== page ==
OK, I need to be honest with you here; tulips didn’t out the free market alone.  They had a lot of help over the years but we’ve always seemed to fail to get it.  A lot of misery might have been avoided over the past couple of hundred years if we humans only possessed one particular quality we sorely lack, the ability to collectively learn from our past.  George Santayana told us, “Those who don’t learn from history are doomed to repeat it.”  He couldn’t have been more right.

But let’s get back tulips and what they tried to tell us about economics.  In 1592, tulips, native to Turkey, were introduced to Western Europe when a fellow in Ausburg was sent some bulbs by a friend in Constantinople.  The history here is a little murky but it seems that they then were brought to the Netherlands either by Charles de l’Écluse, a Frenchman who had been in the employ of Rudolph II but was fired when the Emperor dismissed all the Protestants in his Court, or by Conrad Gesner, a Swiss Naturalist.  Be that as it may, because of their novelty tulips soon became immensely popular among the wealthy and in no time they were “in” thing, everybody wanted them.

As is always the case with fads, demand very quickly outpaced supply and prices started to rise dramatically.  Then, fate intervened to fan the flames.  Dutch tulips, which at the time existed in only solid colors, mostly red with a few hybrids of blue and yellow, were afflicted by a non-lethal virus that caused them bloom in a variety of colors with vivid flames and lines.  Now everyone began to deal in tulips; bulbomania had begun.  As demand for tulips exploded, professional growers started paying higher and higher prices for bulbs, particularly those with the virus. By 1634, demand for the flowers expanded into other European countries and speculators entered the market.  Within a year a futures market had developed and Dutch citizens poured their equivalent of millions of dollars into bulbs, futures, even investment certificates. They invested their savings, sold their homes and even their land.  All was well in the place of windmills and wooden shoes until  February, 1637, when a seller in Haarlem opened bidding on his lot at 1250 guilders but found no takers and had to settle for 1000.  For the first time, bulbs sold below the asking price and a terrible realization soon settled over the land, bulb prices could not increase forever. The market crashed; panic set in.  Within days, the price of bulbs dropped by 95 percent and thousands of investors, from those who had risen from near penury to sudden riches to  previously wealthy merchants and nobles, were ruined in a moment of rare egalitarian hardship.

At the time, taking disputes of the sort this crisis generated to court wasn’t allowed in Holland, at least partially because the transactions were considered gambling debts and not enforceable under Dutch law.  Consequently, disagreements over pending contracts had to be settled among the parties involved.  It very quickly became clear that this method wasn’t going to be successful and  ad hoc arbitration bodies were formed.  They also failed to settle the disputes and various towns turned to the government for help.  After a good deal of dithering, an agreement was finally reached that buyers could settle their obligations by paying a small portion, usually about 3 or 4 percent, of the original price.  Those who had already realized a profit were allowed to keep it; those who hadn’t were out of luck.

If any lessons were learned from the tulip fiasco it appears that they were quickly forgotten. We were, however, soon to be given two new opportunities for fiscal enlightenment.  Those could have been serendipitous events were to occur so closely in time as to be nearly concurrent and were almost identical in concept.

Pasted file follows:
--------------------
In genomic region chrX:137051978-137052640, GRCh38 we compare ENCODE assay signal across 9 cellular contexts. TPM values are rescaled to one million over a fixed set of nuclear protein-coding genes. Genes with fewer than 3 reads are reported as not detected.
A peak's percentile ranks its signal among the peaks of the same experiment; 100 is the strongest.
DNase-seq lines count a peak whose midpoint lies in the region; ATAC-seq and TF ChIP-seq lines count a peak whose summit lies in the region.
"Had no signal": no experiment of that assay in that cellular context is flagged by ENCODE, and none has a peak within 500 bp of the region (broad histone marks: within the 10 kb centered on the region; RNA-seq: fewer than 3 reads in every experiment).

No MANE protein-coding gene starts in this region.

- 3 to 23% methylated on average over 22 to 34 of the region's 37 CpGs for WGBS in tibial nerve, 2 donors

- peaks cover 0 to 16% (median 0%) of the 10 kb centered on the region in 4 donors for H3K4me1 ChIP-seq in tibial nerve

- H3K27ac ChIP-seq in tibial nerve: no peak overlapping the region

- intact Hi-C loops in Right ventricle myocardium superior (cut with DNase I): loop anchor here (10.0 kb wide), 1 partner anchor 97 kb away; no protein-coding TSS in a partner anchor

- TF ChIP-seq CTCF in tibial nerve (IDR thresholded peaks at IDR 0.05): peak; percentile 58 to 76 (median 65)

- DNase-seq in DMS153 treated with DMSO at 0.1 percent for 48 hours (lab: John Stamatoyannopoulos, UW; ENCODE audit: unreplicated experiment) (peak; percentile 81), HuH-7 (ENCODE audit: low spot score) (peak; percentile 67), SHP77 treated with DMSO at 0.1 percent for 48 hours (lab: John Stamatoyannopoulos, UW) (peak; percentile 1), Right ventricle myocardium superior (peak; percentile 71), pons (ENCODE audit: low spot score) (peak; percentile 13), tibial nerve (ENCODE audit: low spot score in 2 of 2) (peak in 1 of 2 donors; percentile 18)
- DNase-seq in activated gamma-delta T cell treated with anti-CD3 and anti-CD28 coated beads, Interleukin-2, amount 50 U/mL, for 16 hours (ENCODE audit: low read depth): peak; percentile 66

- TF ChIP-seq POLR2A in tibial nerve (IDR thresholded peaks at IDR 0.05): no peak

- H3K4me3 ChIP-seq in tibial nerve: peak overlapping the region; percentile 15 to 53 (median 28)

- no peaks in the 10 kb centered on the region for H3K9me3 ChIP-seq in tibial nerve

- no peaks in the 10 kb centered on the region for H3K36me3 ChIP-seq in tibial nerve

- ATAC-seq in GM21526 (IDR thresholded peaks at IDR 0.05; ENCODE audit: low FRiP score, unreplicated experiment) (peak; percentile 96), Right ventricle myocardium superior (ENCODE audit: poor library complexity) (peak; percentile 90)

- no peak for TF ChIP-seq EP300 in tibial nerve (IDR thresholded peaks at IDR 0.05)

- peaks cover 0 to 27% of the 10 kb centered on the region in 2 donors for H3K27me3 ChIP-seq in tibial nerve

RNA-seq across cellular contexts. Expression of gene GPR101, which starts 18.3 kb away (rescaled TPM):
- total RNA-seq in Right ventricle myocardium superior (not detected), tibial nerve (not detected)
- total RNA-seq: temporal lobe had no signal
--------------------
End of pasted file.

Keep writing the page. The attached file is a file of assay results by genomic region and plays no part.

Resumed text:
In England, in 1711, possibly emboldened by the success of the East India Company , among other reasons, and under the auspices of Robert Harley, Earl of Oxford, a group of business associates were granted £10,000,000.00 credit with which they purchased the trading rights to the south seas, that’s right, the whole south seas. The cabal quickly formed a company with the completely predictable name of The South Sea Company and began issuing stock.

The primary concept behind the SSC was the belief that there was a whole new consumer market stretching from Mexico to the tip of South America anxious to buy wool, fleece and other English goods with gold, silver and precious jewels.  The SSC had great appeal on two fronts, it seemed to offer endless wealth and its stock, unlike the East India Company which, at the time, had limited itself to just a little over four hundred investors, was available to everyone,.  As was the case with the Tulip craze, the word of this new road to riches spread like the proverbial wildfire and before long sales of stock in the SSC soared.  Stocks sold as fast as they were issued and were repeatedly reissued and sold.

In the midst of this frenzy, investors conveniently overlooked three salient facts.  First, the market from which they hoped to realize wealth beyond their dreams didn’t really exist.  Secondly, the men behind the venture had no experience in running a business of this sort and finally, and perhaps most importantly, the countries they hoped to exploit had already been spoken for by Spain.  Still, since what Charles MacKay characterized as that “inordinate thirst of gain” numbs most senses, investors were discouraged by neither a totally unfavorable concession to Philip V of Spain for the rights to conduct business in that part of the new world or by frequent rumors of mismanagement.  Undeterred, they continued to throw money at the SSC and the other similar schemes it engender.  As MacKay described it, “Wise in their own conceit, they imagined they could . . . carry on their schemes for ever, and stretch the cord of credit to its extremest tension, without causing it to snap asunder.”

April, 1720, after some crafty connivance between SSC management and certain government officials, stock  in a company that had more or less muddled along for nine years was offered to the public at £300 per share.  Urged on to a large part by what they saw happening (or at least what they thought they saw happening) in France, investors couldn’t buy fast enough.  By late June the share price had climbed to £1050.  Then, as investors began to convert their paper profit to real money, free fall descended on the SSC stock and by September, the value of a share of stock having fallen by 75 percent, the company folded.  The SSC was finished but its legacy wasn’t.  So intoxicating was its appeal that the SSC spawned a number of knock-off ventures, each it seems more zany the last, during its brilliant but brief life.  There was a company formed to build a perpetual motion wheel (capitalized at £1,000,000.00 and one to improve the “glebe and church lands” but the hands down winner was a imaginative fellow who sold a considerable amount of stock in, “a company for carrying on an undertaking of great advantage but nobody to know what it is.”  The company sold out and the entrepreneur promptly hightailed it the Continent.  I’m not making that up.